The Captaincy System: Differences Between Portuguese Rule and Local Authority in Colonial Brazil

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The Captaincy System: differences between Portuguese rule and local authority in Colonial Brazil

The discovery of Brazil came about in the first half of 1500, when a Portuguese commander named Pedro Álvares Cabral landed on a beach in what is now the state of Bahia. King Manuel of Portugal had commissioned an ocean fleet larger than any of its predecessors, able to carry over a thousand people, and had then offered Cabral the caravels so he could set off with an experienced crew and head to the East Indies. The king expected great riches, since just a year before Vasco da Gama, another Portuguese explorer, had travelled to India and back and brought with him many exotic goods that had marvelled the court. Almost as soon as Cabral’s fleet set out to sea, however, the lead ship, commanded by Cabral himself, swung off course and into the Atlantic, sailing westwards. Cabral and his crew eventually reached the Brazilian coast. The fleet’s scribe, Pero Vaz de Caminha, wrote to King Manuel depicting a realm in which endless resources were available for the taking, and described the native people they encountered. The Portuguese crew preferred to solidify trade rather than impose formal political authority over the Indians they came across, and soon were trading simple objects such as hair combs and mirrors for precious metals such as gold. For the first thirty years after its discovery, Brazil was treated as merely another set of trading posts. Portugal had the background of experiences needed for the colonization of Brazil. The century of exploration and settlement in the Atlantic islands and Africa evolved the two systems that were instituted in Brazil, the feitoria (trading post) and the capitania (proprietary grant or captaincy). The feitoria was both a trading post and a fortification for the protection of the colonists, and required a going trade system with political control remaining in the hands of the nationals. In Brazil, however, where the Indians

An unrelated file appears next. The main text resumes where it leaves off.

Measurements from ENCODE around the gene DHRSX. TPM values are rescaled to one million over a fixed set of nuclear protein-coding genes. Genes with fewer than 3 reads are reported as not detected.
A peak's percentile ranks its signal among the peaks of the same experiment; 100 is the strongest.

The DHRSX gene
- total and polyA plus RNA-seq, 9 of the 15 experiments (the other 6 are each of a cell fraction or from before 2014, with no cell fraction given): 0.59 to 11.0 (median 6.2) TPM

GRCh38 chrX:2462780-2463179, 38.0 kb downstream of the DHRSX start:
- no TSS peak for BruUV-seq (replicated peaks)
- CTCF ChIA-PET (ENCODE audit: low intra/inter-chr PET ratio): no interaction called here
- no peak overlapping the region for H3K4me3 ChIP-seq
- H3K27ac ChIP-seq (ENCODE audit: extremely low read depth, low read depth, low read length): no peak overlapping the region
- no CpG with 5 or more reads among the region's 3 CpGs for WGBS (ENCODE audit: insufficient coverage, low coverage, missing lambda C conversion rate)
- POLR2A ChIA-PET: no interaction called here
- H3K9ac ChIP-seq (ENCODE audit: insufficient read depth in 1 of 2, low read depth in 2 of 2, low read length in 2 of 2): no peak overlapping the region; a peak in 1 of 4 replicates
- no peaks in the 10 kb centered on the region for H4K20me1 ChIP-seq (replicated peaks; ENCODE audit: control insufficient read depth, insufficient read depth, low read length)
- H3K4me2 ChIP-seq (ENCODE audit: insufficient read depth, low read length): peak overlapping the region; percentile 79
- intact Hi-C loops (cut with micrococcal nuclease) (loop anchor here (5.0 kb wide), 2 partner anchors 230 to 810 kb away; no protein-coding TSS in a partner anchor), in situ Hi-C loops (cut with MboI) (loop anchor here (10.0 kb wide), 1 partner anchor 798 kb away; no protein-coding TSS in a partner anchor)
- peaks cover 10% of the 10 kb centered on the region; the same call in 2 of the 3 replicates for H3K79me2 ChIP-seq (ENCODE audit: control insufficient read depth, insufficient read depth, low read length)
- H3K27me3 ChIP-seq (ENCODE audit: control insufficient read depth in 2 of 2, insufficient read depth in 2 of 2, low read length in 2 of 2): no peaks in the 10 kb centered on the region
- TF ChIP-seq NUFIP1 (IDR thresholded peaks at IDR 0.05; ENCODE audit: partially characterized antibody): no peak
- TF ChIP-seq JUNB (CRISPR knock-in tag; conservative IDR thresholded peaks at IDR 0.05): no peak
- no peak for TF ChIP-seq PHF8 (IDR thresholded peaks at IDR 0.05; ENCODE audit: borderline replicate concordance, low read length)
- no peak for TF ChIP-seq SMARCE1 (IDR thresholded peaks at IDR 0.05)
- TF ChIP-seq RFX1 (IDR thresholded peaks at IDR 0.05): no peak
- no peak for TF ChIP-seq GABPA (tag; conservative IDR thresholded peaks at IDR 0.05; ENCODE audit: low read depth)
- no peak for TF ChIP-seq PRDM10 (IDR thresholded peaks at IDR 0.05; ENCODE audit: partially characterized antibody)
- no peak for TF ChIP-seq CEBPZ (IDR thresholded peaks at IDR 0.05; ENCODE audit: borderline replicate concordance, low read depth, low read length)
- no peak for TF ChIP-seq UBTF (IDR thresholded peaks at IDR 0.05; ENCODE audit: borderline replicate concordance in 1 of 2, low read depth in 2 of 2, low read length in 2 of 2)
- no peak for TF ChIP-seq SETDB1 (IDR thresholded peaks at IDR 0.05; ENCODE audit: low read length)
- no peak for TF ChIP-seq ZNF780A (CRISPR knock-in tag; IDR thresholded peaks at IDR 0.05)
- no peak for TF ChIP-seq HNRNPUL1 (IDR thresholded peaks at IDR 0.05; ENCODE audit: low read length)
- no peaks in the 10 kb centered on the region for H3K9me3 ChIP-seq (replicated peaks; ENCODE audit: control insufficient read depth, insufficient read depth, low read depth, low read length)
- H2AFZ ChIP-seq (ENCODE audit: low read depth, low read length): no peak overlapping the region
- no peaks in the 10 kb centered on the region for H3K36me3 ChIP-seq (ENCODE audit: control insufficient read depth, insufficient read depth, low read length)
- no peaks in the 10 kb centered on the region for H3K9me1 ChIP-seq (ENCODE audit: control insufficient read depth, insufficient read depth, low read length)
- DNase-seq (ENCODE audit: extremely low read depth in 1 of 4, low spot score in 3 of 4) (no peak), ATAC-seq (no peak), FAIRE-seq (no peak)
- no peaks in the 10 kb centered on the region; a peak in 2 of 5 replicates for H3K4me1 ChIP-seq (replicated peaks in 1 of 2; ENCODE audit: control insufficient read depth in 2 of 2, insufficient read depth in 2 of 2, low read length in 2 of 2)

Bibliography: De Abreu, J. Capistrano. Capítulos de História Colonial (1500-1800). 4th ed. Rio       de Janeiro: Livraria Briguiet, 1954 Diffie, Bailey W. A History of Colonial Brazil, 1500-1792      Krieger, 1987. Print.  Skidmore, Thomas E. Brazil: Five Centuries of Change. New York: Oxford UP, 1999.       Print.  [ 3 ]. Bailey W. Diffie, A History of Colonial Brazil, 1500–1792 (Florida: Robert E. Krieger Publishing Company, 1987), 27. [ 4 ]. Thomas E. Skidmore, Brazil: Five Centuries of Change (New York: Oxford University Press, 1999), 10. [ 5 ]. J. Capistrano de Abreu, Capítulos de História Colonial (1500–1800) (Rio de Janeiro, 1954), 95. [ 6 ]. Bailey W. Diffie, A History of Colonial Brazil, 1500–1792 (Florida: Robert E. Krieger Publishing Company, 1987), 54. [ 7 ]. Bailey W. Diffie, A History of Colonial Brazil, 1500–1792 (Florida: Robert E. Krieger Publishing Company, 1987), 54-5. [ 8 ]. J. Capistrano de Abreu, Capítulos de História Colonial (1500–1800) (Rio de Janeiro, 1954), 92-4. [ 9 ]. Bailey W. Diffie, A History of Colonial Brazil, 1500–1792 (Florida: Robert E. Krieger Publishing Company, 1987), 53. [ 11 ]. Bailey W. Diffie, A History of Colonial Brazil, 1500–1792 (Florida: Robert E. Krieger Publishing Company, 1987), 19. [ 12 ]. J. Capistrano de Abreu, Capítulos de História Colonial (1500–1800) (Rio de Janeiro, 1954), 94-5. [ 13 ]. Bailey W. Diffie, A History of Colonial Brazil, 1500–1792 (Florida: Robert E. Krieger Publishing Company, 1987), 63. [ 15 ]. J. Capistrano de Abreu, Capítulos de História Colonial (1500–1800) (Rio de Janeiro, 1954), 103-4. [ 16 ]. J. Capistrano de Abreu, Capítulos de História Colonial (1500–1800) (Rio de Janeiro, 1954), 104. [ 17 ]. Thomas E. Skidmore, Brazil: Five Centuries of Change (New York: Oxford University Press, 1999), 16.

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